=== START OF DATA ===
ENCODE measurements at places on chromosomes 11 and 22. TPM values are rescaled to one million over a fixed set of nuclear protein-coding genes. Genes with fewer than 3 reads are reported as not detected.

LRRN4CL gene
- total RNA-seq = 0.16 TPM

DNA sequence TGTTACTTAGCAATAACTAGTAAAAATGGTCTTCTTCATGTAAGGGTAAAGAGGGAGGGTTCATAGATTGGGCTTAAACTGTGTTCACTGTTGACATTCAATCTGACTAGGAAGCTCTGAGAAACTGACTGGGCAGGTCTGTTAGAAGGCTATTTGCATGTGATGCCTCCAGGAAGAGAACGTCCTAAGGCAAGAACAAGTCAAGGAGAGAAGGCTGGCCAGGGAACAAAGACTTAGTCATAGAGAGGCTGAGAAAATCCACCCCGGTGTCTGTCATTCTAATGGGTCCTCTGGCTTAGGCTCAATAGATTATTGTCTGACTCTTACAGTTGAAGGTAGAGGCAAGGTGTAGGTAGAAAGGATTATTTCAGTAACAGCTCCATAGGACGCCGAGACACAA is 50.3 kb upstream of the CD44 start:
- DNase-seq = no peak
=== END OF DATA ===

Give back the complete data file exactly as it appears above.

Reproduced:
ENCODE measurements at places on chromosomes 11 and 22. TPM values are rescaled to one million over a fixed set of nuclear protein-coding genes. Genes with fewer than 3 reads are reported as not detected.

LRRN4CL gene
- total RNA-seq = 0.16 TPM

DNA sequence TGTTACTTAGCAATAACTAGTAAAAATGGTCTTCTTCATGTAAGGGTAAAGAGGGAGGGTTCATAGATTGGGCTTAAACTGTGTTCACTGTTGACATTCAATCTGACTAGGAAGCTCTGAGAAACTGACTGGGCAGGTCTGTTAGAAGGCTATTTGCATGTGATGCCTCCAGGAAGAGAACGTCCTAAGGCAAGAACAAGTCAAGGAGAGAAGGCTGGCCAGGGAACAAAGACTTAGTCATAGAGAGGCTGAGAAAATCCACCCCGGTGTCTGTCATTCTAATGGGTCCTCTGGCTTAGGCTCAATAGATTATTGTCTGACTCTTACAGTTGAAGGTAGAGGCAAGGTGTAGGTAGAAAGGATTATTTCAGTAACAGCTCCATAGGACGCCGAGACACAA is 50.3 kb upstream of the CD44 start:
- DNase-seq = no peak